But only your linear momentum is conserved. Gravity is keeping you stuck to the rotating Earth. If you were to somehow nullify Earth's gravitational pull you'd find yourself slowly, and then more and more rapidly, seeming to rise up from the surface of the Earth. Your linear momentum is carrying you along in a straight line, but the surface of the Earth is curved. It seems like the surface is dropping away, but without gravity sticking you to the surface you'll travel in a straight line over a curved surface.

This difference between the linear and angular momentum is the Coriolis force and has practical effects on Earth and on a space station. On Earth it's why storms swirl. The much smaller scale on a space station can have subtle effects if you throw a ball, shoot a gun, or even on your inner ear.

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  • $\begingroup$ When I drop a ball on Earth, gravity accelerates it to the ground. When I drop a ball in artificial gravity, the ball conserves momentum from when I release it, whereas the floor of the space station is constantly accelerating toward the centre, leading to circular motion. I would expect my dropped object in artificial gravity to experience linear motion along a chord, and hit the floor/wall where the chord intersects it. But the distance along the chord is a shorter than along the rim, so shouldn't the observer in artificial gravity expect to see the ball fall forward? $\endgroup$ – gerrit Dec 14 '18 at 11:04
  • $\begingroup$ @gerrit The ball will still fall to the floor, because it is also experiencing centrifugal force when it is released and that is conserved, but it will appear to curve away from the observer. But this is an illusion (or the observer's rotating reference frame). The ball is continuing in a straight line, its linear momentum is conserved. It's the observer who is continuing to rotate away from the ball with the station. The larger the radius of the station the smaller the effect. wikiwand.com/en/Coriolis_force#Simple_cases $\endgroup$ – Schwern Dec 14 '18 at 17:15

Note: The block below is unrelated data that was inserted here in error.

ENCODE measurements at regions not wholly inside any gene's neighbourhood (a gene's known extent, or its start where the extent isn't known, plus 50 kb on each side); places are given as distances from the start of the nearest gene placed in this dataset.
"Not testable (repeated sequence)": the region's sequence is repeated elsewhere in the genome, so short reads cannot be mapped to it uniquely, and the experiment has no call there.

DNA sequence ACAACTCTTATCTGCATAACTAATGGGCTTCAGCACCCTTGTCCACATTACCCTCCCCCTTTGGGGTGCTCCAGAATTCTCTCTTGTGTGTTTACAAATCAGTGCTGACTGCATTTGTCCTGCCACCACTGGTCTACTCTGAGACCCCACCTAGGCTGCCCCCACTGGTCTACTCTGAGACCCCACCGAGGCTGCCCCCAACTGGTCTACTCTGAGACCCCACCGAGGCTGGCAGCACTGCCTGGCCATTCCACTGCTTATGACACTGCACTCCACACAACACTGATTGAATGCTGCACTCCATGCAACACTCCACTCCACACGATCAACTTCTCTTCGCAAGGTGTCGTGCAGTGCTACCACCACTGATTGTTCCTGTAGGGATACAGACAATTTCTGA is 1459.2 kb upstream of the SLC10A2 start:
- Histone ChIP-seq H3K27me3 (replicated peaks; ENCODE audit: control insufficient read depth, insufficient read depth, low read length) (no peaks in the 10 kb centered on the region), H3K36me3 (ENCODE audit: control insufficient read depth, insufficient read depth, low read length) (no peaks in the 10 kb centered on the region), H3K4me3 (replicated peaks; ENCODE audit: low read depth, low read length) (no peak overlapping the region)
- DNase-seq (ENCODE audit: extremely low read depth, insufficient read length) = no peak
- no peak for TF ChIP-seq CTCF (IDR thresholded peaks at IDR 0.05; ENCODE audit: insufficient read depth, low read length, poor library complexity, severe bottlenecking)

• $\begingroup$ Right, I didn't immediately make the link between jumping on a space station and storms hemisphere-dependent swirling. But the significance of the former does mean that the Coriolis force is observable for a jumper in artificial gravity, unless the station is truly immense. $\endgroup$ – gerrit Dec 14 '18 at 17:43
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You're not making any mistake except for thinking "artificial gravity" could be nearly constant over a region as big as the structure itself. It really always applies only to a region "much smaller" than the structure itself.

So, yes, a big jump (up and backwards on the wheel) could send you through the middle of the wheel, where you would just float. Or, more simply, running fast enough (backwards on the wheel) will cause you to levitate.

This non-constant variation of your "artificial gravity" in spacetime was already explained as a "tidal force" in my2cts's comment.

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Of course, the biggest problem with the supposition of becoming 'weightless' (returning to a null-G state) by making a 'big' jump is this: Assuming the OP was talking about not a created micro-gravity (.2G or less) but closer to one full gravity (Earth standard), is the size of the 'room' required to create that much tidal force. The smaller it is, the faster it would have to be spinning to create sufficient centripetal force to give the impression of that 'gravity', and subsequently the thinner the band of that 'gravity' as the further from the zone of that 'gravity' the less the force.

So unless it were some silly, tiny spinning room, the size of the 'station' required to create a 'natural gravitational' feel would far exceed the astronaut's ability to jump without outside propulsion. In that case, of course, the ability to then travel outside the functional 'gravity' into decreasingly accelerated zones (by removing his own laterally imparted velocity) he could then eventually reach the 0G center of the station or room.

However, with the additional concept of scale, the same could be said of the Earth itself. If you could 'jump' to a 'high enough' height, you could reach 0G (not really, but sufficient micro gravity as to be indistinguishable from 0G). This does give pause for thought, as not only would such a station need to be QUITE large, but that you'd better be wearing a low-pressure suit at the same time, as the atmosphere should be quite thin, since the Nitrogen/Oxygen atmosphere would ALSO be affected by the centripetal force of the station's rotation, thus not only be thin, but definitely not made up of the proper gasses for breathing (lighter gasses rising into the center of spin)... At least that's what I'd expect.